APPLE NOTES 129
Permission to Repair Granted
Column: Brad Watts
If you’re an OS X or macOS user with half a clue you’ll know that jumping into the application Disk Utility and hitting the ‘Repair Permissions’ button can drag your operating system drive back towards peak performance. But what exactly do file permissions pertain to?
OK, here’s the deal. If you select a file or folder in macOS and choose ‘Get Info’ from the control-click menu, you’ll see a section at the bottom of the window entitled ‘Sharing & Permissions’. This section sets up how the particular file or folder is available to read, write, or read and write, and which processes have access to those abilities. Those processes can be the system itself, the admin user, or any users with access via sharing. As you’d imagine, should any files or folders end up with incorrect permission settings, the operating system will become confused when trying to write to or read from those incorrectly set files. If those files are designed to be accessed by the operating system and the system is denied access, the system is going to start unravelling. Fonts may appear incorrectly, virtual RAM space may get thwarted, and general usage will begin to slow or even fail to launch applications.
So, you’ll understand the importance of keeping permissions set correctly throughout your files within your system drive. Notably, Apple has removed the option to repair permissions as of OS X 10.11 (El Capitan). The Disk Utility application simply doesn’t have the option. Since El Capitan, Apple instigated ‘System Integrity Protection’, which halts malicious software — such as installers from unsigned developers — from altering files residing in the directories /System, /usr, /bin, /sbin, or any app that comes preinstalled in the system. Signed Apple developers are given clearance from Apple to allow their applications to alter these root-level files, so anything you download from the App Store shouldn’t affect permissions settings. Apple advises that permissions repairs occur when you download and install system upgrades. That’s fine if you have system upgrades to install, but not so clever if you don’t.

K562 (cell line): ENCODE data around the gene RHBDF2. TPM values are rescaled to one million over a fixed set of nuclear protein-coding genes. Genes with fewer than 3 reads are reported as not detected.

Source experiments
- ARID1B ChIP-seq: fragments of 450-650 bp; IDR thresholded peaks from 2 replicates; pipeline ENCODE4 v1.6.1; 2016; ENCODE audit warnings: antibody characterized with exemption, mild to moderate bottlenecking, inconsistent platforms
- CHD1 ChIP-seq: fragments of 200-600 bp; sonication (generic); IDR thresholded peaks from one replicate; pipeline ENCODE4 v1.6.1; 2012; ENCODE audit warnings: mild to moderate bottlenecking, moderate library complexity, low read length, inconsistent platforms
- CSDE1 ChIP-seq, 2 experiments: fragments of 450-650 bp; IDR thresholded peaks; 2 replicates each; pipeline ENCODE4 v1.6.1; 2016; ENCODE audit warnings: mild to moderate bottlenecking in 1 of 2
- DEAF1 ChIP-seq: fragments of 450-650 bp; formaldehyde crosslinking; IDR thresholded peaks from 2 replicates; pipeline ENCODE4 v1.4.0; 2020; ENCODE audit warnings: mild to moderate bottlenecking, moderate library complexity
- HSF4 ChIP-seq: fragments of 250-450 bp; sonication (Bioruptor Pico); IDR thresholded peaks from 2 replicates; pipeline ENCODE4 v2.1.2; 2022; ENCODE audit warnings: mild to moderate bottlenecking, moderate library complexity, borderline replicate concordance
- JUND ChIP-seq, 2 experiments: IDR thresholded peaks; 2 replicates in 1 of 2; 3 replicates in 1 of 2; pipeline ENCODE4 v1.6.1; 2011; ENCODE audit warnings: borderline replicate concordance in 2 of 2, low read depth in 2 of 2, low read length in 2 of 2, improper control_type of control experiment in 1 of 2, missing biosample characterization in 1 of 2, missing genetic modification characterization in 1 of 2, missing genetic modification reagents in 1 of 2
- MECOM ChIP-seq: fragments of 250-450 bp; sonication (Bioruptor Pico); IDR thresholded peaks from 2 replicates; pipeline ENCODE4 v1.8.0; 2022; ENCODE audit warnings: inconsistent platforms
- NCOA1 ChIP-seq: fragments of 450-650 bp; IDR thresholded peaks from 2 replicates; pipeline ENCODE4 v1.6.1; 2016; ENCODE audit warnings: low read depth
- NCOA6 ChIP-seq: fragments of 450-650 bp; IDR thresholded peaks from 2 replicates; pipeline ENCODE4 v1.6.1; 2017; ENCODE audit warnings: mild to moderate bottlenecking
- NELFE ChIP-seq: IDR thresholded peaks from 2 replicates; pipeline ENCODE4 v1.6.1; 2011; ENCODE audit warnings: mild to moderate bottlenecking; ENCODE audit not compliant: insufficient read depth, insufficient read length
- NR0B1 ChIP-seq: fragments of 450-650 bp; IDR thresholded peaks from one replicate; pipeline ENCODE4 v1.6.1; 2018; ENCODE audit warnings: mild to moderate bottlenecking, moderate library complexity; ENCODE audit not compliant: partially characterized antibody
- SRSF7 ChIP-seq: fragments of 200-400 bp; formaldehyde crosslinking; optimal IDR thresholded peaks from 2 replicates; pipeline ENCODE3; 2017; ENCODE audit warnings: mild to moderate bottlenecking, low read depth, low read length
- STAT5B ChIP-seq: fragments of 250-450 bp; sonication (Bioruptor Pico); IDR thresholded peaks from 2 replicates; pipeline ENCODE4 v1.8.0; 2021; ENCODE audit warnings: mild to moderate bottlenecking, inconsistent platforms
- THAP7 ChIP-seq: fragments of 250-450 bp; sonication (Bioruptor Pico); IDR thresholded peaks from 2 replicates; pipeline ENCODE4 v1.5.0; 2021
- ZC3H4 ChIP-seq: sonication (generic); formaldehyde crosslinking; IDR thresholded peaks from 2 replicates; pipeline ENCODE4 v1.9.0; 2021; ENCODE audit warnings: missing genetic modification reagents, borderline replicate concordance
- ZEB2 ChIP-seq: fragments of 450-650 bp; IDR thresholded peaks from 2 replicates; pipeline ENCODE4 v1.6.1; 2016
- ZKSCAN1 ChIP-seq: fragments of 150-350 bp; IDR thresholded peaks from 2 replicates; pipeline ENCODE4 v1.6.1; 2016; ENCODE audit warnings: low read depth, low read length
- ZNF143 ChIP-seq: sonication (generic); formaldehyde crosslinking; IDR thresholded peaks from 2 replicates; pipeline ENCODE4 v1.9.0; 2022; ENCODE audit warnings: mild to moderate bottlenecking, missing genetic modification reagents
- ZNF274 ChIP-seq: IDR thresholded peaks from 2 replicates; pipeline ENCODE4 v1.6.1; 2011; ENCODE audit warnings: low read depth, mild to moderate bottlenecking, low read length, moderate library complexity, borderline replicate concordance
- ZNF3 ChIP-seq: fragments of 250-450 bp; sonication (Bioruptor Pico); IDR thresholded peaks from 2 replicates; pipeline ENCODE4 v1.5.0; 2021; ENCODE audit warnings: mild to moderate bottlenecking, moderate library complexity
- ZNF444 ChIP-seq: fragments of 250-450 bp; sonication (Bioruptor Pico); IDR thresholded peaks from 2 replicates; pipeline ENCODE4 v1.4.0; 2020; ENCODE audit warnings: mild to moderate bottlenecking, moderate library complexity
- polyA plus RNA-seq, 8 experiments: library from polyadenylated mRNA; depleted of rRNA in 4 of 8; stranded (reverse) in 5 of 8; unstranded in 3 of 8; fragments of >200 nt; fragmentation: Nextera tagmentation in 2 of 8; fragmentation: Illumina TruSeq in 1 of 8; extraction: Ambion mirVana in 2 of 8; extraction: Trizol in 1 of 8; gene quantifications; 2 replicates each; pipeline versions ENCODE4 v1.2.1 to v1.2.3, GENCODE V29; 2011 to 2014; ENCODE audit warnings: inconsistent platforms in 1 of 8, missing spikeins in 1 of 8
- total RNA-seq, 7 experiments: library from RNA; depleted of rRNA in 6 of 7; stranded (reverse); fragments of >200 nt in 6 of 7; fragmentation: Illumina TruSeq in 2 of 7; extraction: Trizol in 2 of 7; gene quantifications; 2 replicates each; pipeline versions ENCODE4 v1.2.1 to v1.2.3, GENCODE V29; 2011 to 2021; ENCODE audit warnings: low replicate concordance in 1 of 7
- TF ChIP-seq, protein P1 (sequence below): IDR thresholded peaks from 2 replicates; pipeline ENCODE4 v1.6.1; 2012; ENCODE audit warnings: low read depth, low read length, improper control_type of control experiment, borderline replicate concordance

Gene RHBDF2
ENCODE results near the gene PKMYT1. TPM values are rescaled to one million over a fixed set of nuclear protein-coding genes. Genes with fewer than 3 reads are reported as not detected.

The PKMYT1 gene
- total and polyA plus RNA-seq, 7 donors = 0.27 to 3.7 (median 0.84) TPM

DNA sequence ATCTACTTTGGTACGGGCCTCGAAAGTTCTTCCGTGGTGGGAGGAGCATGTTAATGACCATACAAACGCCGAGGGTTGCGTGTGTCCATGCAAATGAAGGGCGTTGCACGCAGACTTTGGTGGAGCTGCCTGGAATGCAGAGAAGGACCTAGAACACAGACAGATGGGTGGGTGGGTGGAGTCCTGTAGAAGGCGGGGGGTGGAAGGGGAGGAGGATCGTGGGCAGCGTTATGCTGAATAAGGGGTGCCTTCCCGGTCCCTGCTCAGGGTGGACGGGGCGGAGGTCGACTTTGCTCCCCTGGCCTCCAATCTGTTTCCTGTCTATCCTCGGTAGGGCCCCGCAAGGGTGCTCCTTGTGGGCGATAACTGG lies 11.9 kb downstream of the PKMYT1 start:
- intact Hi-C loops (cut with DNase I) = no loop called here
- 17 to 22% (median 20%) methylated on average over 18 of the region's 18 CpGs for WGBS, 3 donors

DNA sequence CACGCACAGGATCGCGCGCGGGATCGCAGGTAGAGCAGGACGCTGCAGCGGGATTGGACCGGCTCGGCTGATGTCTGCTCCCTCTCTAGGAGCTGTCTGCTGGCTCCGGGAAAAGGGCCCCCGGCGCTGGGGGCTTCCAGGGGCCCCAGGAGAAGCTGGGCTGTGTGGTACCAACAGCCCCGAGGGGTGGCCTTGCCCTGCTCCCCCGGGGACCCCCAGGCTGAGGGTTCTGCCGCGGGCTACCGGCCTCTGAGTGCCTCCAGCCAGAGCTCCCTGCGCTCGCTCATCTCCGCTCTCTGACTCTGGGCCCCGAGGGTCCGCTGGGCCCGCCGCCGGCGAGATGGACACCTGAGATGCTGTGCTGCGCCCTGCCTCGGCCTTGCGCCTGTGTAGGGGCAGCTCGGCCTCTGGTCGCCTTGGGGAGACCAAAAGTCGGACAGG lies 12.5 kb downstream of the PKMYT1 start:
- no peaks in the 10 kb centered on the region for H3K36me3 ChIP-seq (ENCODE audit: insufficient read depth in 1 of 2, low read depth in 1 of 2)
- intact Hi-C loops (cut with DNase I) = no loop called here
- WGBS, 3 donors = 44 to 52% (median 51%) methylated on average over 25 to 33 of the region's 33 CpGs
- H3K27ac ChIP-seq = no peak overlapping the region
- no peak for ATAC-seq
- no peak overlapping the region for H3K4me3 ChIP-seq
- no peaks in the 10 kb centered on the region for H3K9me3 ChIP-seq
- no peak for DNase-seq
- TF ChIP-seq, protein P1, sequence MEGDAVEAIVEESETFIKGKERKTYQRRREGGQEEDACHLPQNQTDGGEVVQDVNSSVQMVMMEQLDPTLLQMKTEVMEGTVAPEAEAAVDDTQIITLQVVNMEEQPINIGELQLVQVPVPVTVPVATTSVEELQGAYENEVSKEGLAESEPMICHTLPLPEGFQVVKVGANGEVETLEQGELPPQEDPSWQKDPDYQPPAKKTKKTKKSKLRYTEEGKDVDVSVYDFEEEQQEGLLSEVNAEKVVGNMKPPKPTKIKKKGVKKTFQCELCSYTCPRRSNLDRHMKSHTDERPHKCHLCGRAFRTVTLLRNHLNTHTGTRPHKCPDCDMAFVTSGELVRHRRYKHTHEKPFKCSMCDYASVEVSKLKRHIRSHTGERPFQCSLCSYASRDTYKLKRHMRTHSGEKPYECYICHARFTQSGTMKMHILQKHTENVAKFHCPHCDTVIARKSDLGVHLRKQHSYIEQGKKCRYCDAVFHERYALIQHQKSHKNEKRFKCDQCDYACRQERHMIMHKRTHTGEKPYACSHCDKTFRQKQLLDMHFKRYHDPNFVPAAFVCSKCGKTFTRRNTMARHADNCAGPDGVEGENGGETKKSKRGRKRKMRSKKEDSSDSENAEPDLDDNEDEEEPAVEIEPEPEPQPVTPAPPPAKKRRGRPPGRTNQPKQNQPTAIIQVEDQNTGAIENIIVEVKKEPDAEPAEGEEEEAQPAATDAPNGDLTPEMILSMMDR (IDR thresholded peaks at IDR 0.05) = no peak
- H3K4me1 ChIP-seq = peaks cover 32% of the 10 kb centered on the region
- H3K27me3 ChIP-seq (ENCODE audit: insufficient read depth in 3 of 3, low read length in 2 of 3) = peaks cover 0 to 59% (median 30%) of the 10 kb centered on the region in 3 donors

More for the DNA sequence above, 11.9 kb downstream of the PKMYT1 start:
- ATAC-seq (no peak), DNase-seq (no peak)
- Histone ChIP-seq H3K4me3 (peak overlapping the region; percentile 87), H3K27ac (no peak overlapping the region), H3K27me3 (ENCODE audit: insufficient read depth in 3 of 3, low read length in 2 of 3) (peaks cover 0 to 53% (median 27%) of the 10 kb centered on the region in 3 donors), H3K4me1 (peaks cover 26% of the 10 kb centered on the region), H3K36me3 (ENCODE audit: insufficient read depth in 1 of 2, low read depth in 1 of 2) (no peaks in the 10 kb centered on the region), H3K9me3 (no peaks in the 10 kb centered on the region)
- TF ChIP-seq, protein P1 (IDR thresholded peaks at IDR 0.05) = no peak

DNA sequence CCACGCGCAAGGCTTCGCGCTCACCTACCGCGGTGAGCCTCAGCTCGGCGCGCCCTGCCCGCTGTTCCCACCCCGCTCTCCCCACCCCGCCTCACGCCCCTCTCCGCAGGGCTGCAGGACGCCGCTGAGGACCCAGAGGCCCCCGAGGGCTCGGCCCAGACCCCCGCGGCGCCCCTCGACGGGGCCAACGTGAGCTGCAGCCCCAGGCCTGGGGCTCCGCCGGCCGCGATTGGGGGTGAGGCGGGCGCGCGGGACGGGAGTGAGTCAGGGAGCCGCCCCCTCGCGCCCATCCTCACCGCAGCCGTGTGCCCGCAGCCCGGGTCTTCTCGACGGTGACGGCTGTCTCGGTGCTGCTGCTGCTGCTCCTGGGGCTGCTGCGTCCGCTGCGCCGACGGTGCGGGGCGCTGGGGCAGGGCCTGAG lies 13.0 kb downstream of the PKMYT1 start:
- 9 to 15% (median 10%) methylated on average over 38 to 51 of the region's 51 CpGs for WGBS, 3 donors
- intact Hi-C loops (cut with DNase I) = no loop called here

Obviously no operating system is fault-free, and despite what Apple claims, permissions can still become corrupted. For example, I often install apps that are from unsigned developers, so I have to jump into the System Preferences and allow those apps to open from within the Security & Privacy settings. It’s entirely possible those apps could alter permission settings.
With this in mind, how the hell do you repair permissions when good old Disk Utility doesn’t? I’ve come across many variations of this workaorund since OS X 10.11, but the simplest way is to use a command line in Terminal, an application you’ll find in the Utilities folder. The commands aren’t too unwieldy, and they’re short and simple enough to keep in a text document somewhere, but there are different commands for different versions of OS X and macOS. For those running OS X 10.11.x (El Capitan) use this: ‘sudo /usr/libexec/repair_packages –repair –standard-pkgs –volume /’. Use only what’s between the quote marks, and pay careful attention to the spacing. Paste that info into Terminal, hit return, then put your account password in and wait. Terminal will report when the verification and repair process is finished.
For 10.12 (Sierra) and 10.13 (High Sierra) the procedure is quite different, as the repair permissions command is completely removed within Sierra and High Sierra. To get some way towards correct permissions for your user account, first go to your user account directory; the one with the house icon. Hold down command-I, or use the control click to open a contextual menu and choose ‘Get Info’. This will open the usual info window, where at the bottom you’ll see the ‘Sharing & Permissions’ section. Click on the padlock icon and authenticate with your account password, then click on the cog icon right at the bottom and choose ‘Apply to enclosed items’. You’ll be told you can’t undo this change, but go ahead. Do it. Once that process is finished, head to the Terminal app in Utilities and use the following command line. ‘diskutil resetUserPermissions / `id -u`’ Again, use only what’s between the quotation marks, and pay attention to the spaces. (The accent-looking character, or grave, is the key to the left of the numeral 1 key and above the Tab key.) Re-lock the padlock icon and you’re good to go.
That’s as good as it gets for 10.12 and 10.13 permissions maintenance, but it will reset your user account directories. If you want something to repair permissions on system files, use an app called Kext Wizard. Google it and you’ll find it on Softpedia. This will repair permissions in your System/Library/Extensions directory, which is where all the kexts are kept. Kext Wizard is primarily for adding kexts to a Hackintosh System folder, so the repair permissions tool is there to make certain those additional kexts are set correctly following installation.